UPDATE 8/28: As it turned out, the work described below did not fix the problem with the Electribe. If you are having a problem with jittery knobs and value jumping of your Electribe’s controls, please refer to my later post on the topic for the actual solution!
Just as they say “the cobbler’s children have no shoes,” so also do they say “the synth tech’s gear has 14 jittery knobs and isn’t even screwed together.” I decided to “treat myself” to a couple hours spent working on one of my own instruments yesterday and as a result I probably now have the best-working Korg Electribe ESX-1 in the universe. Formerly, it suffered from the dreadful early-2000s knob jitter problem I’ve mentioned before, and had become almost unusable, which sucks because I use it all the time. In order to radically restore your ESX-1 (current value: $300), you have to have the right confluence of free time, desoldering skills and cheapness, and luckily for my Electribe, I have plenty of all three. I replaced all pots except for the ones being used analog-ly (master volume, tube gain, input level), replaced the main encoder for song/sample/pattern selection, and took apart and cleaned the effects encoder, which I could not find a match for.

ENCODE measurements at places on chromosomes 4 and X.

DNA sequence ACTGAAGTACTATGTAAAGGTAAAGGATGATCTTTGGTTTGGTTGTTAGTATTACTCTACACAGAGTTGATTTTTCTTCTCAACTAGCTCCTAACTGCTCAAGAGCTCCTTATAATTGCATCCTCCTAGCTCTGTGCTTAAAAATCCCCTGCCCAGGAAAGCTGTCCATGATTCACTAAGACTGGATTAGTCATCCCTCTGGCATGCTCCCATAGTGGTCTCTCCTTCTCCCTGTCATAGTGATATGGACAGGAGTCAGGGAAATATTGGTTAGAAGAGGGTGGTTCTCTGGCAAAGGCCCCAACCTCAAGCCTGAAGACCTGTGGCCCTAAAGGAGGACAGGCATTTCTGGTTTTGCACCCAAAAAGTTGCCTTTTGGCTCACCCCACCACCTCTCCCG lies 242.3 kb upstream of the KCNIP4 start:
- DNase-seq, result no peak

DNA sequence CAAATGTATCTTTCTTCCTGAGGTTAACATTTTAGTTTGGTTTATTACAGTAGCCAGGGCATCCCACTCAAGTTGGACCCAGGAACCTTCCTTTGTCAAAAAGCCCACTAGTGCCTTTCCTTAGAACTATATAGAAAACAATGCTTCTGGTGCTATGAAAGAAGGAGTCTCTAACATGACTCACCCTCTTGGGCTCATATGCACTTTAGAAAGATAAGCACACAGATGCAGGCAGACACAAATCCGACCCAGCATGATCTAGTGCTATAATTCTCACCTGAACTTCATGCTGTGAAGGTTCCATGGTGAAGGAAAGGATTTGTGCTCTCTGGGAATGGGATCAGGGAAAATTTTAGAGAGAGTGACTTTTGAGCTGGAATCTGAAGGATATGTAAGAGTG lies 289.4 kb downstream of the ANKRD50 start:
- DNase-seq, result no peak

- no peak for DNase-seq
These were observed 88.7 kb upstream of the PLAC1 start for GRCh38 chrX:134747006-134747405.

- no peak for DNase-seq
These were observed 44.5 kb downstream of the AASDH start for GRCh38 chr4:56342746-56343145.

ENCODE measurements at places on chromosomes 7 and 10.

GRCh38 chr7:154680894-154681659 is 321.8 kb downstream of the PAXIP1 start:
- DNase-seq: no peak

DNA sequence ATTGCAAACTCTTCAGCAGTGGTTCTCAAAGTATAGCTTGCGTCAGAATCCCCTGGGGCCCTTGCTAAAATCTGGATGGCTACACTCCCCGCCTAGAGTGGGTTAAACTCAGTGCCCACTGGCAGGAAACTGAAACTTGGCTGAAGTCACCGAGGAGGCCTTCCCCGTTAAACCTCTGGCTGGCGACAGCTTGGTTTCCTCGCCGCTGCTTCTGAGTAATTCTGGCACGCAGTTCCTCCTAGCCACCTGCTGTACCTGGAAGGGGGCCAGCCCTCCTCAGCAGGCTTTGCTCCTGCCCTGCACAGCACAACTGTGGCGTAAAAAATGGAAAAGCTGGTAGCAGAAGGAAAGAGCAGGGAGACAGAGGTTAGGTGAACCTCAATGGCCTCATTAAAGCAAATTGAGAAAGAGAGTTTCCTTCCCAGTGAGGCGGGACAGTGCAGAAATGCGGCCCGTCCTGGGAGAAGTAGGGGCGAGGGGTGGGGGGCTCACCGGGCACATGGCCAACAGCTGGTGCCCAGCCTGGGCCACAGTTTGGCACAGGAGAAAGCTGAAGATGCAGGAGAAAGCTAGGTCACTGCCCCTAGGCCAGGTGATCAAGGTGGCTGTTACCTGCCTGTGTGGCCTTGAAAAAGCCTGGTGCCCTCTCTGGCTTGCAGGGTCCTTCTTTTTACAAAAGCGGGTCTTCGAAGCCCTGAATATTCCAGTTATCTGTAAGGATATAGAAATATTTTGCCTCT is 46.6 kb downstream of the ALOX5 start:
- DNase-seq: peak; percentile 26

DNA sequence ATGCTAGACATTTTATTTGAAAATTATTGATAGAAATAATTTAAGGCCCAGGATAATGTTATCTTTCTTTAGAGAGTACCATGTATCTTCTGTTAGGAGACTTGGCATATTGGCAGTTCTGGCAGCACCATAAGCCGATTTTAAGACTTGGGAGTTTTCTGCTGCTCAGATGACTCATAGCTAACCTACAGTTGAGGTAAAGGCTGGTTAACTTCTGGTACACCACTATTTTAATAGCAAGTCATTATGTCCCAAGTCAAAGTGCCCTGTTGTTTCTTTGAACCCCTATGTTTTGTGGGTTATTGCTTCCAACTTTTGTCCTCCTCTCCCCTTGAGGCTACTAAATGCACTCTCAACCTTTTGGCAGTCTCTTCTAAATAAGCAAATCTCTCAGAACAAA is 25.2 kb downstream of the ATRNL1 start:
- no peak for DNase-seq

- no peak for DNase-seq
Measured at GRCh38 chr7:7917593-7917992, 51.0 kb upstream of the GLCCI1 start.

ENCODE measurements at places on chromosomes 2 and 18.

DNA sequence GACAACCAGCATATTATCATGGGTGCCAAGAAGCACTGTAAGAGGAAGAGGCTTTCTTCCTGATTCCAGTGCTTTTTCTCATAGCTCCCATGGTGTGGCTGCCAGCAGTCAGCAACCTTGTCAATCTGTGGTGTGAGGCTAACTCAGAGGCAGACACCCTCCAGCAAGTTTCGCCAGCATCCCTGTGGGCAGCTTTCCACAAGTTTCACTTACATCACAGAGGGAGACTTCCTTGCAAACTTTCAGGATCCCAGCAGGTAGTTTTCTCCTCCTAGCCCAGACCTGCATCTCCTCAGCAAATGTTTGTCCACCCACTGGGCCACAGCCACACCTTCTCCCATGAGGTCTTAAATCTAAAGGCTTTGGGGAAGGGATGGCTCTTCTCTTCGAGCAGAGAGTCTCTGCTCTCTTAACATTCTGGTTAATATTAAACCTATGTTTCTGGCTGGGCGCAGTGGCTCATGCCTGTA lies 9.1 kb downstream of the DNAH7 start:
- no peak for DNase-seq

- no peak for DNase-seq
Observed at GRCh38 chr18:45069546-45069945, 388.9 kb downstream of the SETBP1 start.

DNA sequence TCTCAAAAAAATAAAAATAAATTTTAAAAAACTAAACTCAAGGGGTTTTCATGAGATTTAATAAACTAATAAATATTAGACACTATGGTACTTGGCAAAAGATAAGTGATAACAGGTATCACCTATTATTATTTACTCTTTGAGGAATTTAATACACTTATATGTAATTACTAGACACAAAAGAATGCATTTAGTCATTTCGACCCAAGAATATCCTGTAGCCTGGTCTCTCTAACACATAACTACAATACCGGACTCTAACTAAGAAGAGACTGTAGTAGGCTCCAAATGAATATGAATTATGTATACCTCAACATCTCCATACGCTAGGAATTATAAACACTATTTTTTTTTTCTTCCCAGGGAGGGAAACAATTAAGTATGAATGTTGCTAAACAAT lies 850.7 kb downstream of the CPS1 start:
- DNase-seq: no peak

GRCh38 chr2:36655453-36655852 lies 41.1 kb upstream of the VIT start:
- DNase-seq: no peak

Once again, I will spare anyone who may want to do this the headache of slogging through parts catalogs and datasheets and give you the parts numbers for the replacements.
Normal pots (8 of these): TT Electronics P110KH1-0F15BR10K
Pots with detent (4 of these): TT Electronics P110KH1-1F15BR10K
Encoder for song, sample, patterns selection: Bourns PEC16-4215F-N0024
So at long last, my Electribe can finally live up to its full potential as a 15-year-old sampler-sequencer, and I can finally really luxuriate in its 24 MB of sample space.